As you suggest, the roles of customer, employee and ambassador have merged. A customer can either be a great brand ambassador or a bad brand ambassador, and their influence is very high because people will listen to what another customer has to say first. And everyone expects to have a great experience. An employee needs to be treated the same way as our clients because if they’re not, they’re not going to be able to advocate out there for us. So, the ecosystem has changed. At any moment, you can be a customer, an ambassador for the brand or an employee and all of those things need to come together. That’s why I feel the idea of collaboration has never been so important. True collaboration, being connected to your core purpose and your core values, will deliver value.

Billee: I’d love to hear how you find the right mix between creativity and technology to help you in your role.

Diana: I get concerned when people say, “well there’s the data and the creativity”. Everyone was born with both and while everyone may have a different starting point or a natural disposition everyone can learn. We went to school and learned math as well as how to read a book. The idea that your whole mind doesn’t need to come to work is very strange to me.

When you combine the two, interesting things happen. I’m super proud of how we’ve used AI to disrupt the entire audit process. We have utilized the technology to reimagine what is possible, automating previously manual tasks and freeing auditors to create insight. When we look at what we have been able to accomplish I am confident about the innovation we are driving and enabling.

Smart cities are another example. When you look at how cities could function and what needs to happen for the betterment of our world, it brings together all the things that are going to be interconnected and what we can learn from the data.

I think there is so much data and lots of new technologies that are going to help us use data to be better, and be smarter, but it’s really the coming together of the creative and the technology that makes things happen. What’s the key to success for a really great marriage? You need the love, but you also need the commitment too, and it’s together that they make a great pair. It just doesn’t work any other way. Marrying creativity and technology is the same.

Billee:  That’s a great way of looking at it. I think lot of people in your peer group are struggling because they’re either too focused on the science side or the art side and don’t know how to blend both. What are your thought on tips for successful integration?

Diana: Marketing to me is about the whole brain. Someone once said to me Deloitte can never really be creative. I said that’s not true, you’re missing the point. Being creative comes down to an ability to reframe questions in a way they have never been asked before. A great professor from Stanford has a very cool and simple way of describing this. She says if you say, “5+5 =?” Everyone knows the answer is ten. Everyone knows it as there is only one correct answer to that, but if you ask “what+what? =10”, how many answers can you come up with for that? So, reframing questions challenges our assumptions and that’s what I love about Deloitte. We hire lots of smart people, but one of the first things we have them do is walk in someone else’s shoes to help them think about how to frame things differently. That concept makes it clear that we consider empathy to be one of our core anchors as a brand.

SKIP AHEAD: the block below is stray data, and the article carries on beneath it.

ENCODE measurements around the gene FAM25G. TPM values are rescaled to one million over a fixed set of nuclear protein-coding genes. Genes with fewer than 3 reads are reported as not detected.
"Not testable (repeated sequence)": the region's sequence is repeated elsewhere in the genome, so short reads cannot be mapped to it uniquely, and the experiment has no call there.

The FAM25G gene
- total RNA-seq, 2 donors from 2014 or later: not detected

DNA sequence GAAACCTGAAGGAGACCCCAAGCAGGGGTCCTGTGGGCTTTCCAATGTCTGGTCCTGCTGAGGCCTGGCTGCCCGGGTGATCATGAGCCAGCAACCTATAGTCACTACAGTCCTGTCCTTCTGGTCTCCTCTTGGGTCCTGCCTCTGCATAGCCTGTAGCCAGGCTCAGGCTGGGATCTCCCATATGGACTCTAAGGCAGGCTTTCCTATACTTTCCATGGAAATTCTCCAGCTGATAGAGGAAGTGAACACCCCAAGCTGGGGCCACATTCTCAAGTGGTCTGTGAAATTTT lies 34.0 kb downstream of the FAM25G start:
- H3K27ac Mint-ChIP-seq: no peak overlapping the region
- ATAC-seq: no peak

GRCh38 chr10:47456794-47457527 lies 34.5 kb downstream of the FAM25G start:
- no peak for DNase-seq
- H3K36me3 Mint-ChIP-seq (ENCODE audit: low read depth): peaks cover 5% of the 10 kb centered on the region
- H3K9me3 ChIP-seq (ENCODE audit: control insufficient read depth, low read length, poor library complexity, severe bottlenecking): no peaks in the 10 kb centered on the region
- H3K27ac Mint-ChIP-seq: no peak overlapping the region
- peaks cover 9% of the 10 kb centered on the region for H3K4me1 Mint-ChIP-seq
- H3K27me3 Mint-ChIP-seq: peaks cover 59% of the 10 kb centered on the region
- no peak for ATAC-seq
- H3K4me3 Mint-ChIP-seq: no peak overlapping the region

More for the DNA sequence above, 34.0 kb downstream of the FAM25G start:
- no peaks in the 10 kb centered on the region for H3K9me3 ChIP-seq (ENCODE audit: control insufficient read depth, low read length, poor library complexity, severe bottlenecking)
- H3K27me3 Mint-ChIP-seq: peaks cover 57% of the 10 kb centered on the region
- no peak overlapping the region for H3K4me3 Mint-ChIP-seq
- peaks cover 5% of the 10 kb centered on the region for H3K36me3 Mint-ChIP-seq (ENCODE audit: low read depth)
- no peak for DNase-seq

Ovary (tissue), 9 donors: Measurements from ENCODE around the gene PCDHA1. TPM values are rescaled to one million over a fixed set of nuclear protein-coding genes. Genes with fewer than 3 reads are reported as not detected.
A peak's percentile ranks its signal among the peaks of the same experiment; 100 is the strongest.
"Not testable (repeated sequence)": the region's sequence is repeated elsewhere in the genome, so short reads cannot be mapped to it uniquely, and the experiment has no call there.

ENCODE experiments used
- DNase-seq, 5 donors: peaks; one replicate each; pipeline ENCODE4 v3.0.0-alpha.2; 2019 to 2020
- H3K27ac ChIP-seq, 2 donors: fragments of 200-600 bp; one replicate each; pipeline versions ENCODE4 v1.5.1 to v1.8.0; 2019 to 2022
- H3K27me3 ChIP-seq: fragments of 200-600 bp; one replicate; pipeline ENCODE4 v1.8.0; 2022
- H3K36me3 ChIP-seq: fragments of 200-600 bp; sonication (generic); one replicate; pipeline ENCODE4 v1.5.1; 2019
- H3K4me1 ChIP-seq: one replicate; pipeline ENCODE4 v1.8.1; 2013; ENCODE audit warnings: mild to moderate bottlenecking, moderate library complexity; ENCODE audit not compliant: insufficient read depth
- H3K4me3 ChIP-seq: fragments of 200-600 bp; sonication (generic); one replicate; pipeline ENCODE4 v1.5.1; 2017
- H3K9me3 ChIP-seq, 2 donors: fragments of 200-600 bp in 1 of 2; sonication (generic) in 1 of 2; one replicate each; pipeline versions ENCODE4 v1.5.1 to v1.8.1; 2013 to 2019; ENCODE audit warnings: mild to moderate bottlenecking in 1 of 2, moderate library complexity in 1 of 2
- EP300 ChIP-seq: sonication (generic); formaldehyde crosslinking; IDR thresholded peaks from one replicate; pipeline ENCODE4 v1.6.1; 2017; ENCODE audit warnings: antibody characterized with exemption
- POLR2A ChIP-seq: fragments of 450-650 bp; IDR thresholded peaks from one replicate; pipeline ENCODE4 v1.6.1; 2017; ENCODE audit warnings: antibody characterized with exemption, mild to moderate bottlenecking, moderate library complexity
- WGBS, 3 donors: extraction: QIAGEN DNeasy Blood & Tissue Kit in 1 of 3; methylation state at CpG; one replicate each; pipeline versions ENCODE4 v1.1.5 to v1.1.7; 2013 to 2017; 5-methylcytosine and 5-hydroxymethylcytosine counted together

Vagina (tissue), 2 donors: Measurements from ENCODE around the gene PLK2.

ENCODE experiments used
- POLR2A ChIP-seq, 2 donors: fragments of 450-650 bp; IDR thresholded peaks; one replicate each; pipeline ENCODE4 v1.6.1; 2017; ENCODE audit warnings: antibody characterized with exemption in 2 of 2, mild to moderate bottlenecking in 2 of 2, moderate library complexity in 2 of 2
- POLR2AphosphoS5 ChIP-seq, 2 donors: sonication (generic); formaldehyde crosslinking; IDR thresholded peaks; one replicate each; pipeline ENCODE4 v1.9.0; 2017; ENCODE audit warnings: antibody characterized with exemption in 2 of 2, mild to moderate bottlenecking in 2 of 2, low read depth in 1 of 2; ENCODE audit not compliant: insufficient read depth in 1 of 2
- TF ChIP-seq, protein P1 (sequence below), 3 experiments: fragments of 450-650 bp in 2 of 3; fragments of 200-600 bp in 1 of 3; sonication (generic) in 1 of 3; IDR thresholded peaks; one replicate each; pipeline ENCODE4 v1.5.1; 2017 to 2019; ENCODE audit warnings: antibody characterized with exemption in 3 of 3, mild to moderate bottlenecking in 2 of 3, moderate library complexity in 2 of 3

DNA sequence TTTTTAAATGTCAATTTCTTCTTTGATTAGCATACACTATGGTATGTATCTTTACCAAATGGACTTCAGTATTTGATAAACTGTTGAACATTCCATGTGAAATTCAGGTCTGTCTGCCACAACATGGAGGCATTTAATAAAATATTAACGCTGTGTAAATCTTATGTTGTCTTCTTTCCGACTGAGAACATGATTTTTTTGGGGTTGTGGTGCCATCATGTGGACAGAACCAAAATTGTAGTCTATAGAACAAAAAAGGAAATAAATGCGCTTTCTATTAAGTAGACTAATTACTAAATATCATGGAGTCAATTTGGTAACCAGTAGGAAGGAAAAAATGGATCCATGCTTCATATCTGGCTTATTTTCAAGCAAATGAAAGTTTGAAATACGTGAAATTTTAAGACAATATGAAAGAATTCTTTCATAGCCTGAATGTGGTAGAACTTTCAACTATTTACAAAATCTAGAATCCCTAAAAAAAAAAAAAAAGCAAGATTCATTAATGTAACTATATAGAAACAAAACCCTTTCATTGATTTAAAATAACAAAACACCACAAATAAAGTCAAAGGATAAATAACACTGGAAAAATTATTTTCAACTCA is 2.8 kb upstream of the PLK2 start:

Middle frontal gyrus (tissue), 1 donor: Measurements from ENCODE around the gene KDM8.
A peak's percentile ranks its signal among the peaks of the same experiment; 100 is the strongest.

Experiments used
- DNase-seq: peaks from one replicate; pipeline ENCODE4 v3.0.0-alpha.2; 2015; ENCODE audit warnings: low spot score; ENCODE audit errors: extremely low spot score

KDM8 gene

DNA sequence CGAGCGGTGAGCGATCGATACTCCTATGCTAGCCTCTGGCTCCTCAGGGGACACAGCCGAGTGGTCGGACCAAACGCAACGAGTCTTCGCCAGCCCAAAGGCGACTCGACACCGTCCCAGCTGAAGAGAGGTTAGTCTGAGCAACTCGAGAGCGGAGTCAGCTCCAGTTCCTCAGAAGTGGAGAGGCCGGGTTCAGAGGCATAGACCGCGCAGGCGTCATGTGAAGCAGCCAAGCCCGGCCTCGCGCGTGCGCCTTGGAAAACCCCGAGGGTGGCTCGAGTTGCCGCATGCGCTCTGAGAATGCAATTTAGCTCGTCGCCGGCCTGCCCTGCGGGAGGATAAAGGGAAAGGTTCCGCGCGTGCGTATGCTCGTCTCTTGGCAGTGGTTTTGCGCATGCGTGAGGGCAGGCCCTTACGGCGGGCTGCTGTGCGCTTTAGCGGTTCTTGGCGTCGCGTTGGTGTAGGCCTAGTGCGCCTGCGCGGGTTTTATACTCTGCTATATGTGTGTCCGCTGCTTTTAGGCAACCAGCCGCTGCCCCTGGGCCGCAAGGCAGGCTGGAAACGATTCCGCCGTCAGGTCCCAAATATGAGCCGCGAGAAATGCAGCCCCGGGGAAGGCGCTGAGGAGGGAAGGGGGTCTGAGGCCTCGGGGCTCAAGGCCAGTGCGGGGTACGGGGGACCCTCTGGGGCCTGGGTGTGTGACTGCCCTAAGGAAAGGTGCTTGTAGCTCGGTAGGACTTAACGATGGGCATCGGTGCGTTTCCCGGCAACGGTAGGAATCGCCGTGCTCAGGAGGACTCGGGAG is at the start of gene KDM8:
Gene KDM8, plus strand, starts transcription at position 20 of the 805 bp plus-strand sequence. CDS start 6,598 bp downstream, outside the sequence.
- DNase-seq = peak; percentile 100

People often make the mistake of viewing consistency as being about rules and processes. We think of it differently and believe that uniformity needs to come from a set of behaviors. There needs to be a real consistency around the culture and core values, but creativity and innovation in the approach to challenges. We created a Leadership Center at Deloitte and it’s not just for senior people, it’s for everyone throughout the organization. We want to be an organization that encourages people to stand up and speak out. We want our people to know that anyone here can be called upon at any time. To speak up. To say what needs to be said. I get goose bumps when I think of our values that way.

We’re going to take a lot of what we’ve done here to our global operations. The rest of the organization is excited to take part in much of what we have built and I’m excited about it. The core opportunity is that we need to be great at purpose and the content and insights that drive it.

Billee: Do you want to close with some general thoughts on marketing in the year ahead?

Diana: It’s the best possible time to be a marketer. I have had a wonderful thirty-year career at Deloitte doing so many different things, and I feel like I’m lucky to have this as likely my last job. The opportunity in marketing has never been greater and I’m excited by all that I’m able to do with the function. I’m very proud of what we’ve done here to change the way people see marketing in the organization, and I feel that leaving that is my legacy and will perhaps be one of my greatest achievements.

 Note: This article was first published on Billee’s Forbes blog